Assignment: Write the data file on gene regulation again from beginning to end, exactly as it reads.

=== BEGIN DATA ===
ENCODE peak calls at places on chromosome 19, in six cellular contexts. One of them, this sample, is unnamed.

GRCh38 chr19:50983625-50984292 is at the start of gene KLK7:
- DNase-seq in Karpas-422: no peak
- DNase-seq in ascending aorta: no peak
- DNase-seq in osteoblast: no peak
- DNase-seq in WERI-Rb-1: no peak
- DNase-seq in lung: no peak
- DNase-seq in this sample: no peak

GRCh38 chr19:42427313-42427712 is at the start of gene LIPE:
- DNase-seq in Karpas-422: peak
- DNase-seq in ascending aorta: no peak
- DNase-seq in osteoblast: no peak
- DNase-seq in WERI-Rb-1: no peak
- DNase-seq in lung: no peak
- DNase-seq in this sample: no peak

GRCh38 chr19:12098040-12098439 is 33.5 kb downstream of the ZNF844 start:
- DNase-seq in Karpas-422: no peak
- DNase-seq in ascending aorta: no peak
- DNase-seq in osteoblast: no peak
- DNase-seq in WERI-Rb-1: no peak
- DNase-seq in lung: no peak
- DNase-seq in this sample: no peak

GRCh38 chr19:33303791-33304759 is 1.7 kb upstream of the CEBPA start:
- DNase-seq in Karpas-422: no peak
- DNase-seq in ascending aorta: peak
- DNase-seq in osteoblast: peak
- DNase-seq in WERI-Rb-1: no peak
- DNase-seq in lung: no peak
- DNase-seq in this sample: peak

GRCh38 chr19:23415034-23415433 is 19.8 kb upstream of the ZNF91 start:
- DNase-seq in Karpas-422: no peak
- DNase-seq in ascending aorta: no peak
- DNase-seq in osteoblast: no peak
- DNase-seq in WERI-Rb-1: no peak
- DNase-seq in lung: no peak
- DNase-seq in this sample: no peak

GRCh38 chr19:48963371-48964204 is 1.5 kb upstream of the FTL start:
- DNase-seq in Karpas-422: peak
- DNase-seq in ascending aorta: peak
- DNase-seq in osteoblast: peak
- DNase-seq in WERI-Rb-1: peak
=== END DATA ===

ENCODE peak calls at places on chromosome 19, in six cellular contexts. One of them, this sample, is unnamed.

GRCh38 chr19:50983625-50984292 is at the start of gene KLK7:
- DNase-seq in Karpas-422: no peak
- DNase-seq in ascending aorta: no peak
- DNase-seq in osteoblast: no peak
- DNase-seq in WERI-Rb-1: no peak
- DNase-seq in lung: no peak
- DNase-seq in this sample: no peak

GRCh38 chr19:42427313-42427712 is at the start of gene LIPE:
- DNase-seq in Karpas-422: peak
- DNase-seq in ascending aorta: no peak
- DNase-seq in osteoblast: no peak
- DNase-seq in WERI-Rb-1: no peak
- DNase-seq in lung: no peak
- DNase-seq in this sample: no peak

GRCh38 chr19:12098040-12098439 is 33.5 kb downstream of the ZNF844 start:
- DNase-seq in Karpas-422: no peak
- DNase-seq in ascending aorta: no peak
- DNase-seq in osteoblast: no peak
- DNase-seq in WERI-Rb-1: no peak
- DNase-seq in lung: no peak
- DNase-seq in this sample: no peak

GRCh38 chr19:33303791-33304759 is 1.7 kb upstream of the CEBPA start:
- DNase-seq in Karpas-422: no peak
- DNase-seq in ascending aorta: peak
- DNase-seq in osteoblast: peak
- DNase-seq in WERI-Rb-1: no peak
- DNase-seq in lung: no peak
- DNase-seq in this sample: peak

GRCh38 chr19:23415034-23415433 is 19.8 kb upstream of the ZNF91 start:
- DNase-seq in Karpas-422: no peak
- DNase-seq in ascending aorta: no peak
- DNase-seq in osteoblast: no peak
- DNase-seq in WERI-Rb-1: no peak
- DNase-seq in lung: no peak
- DNase-seq in this sample: no peak

GRCh38 chr19:48963371-48964204 is 1.5 kb upstream of the FTL start:
- DNase-seq in Karpas-422: peak
- DNase-seq in ascending aorta: peak
- DNase-seq in osteoblast: peak
- DNase-seq in WERI-Rb-1: peak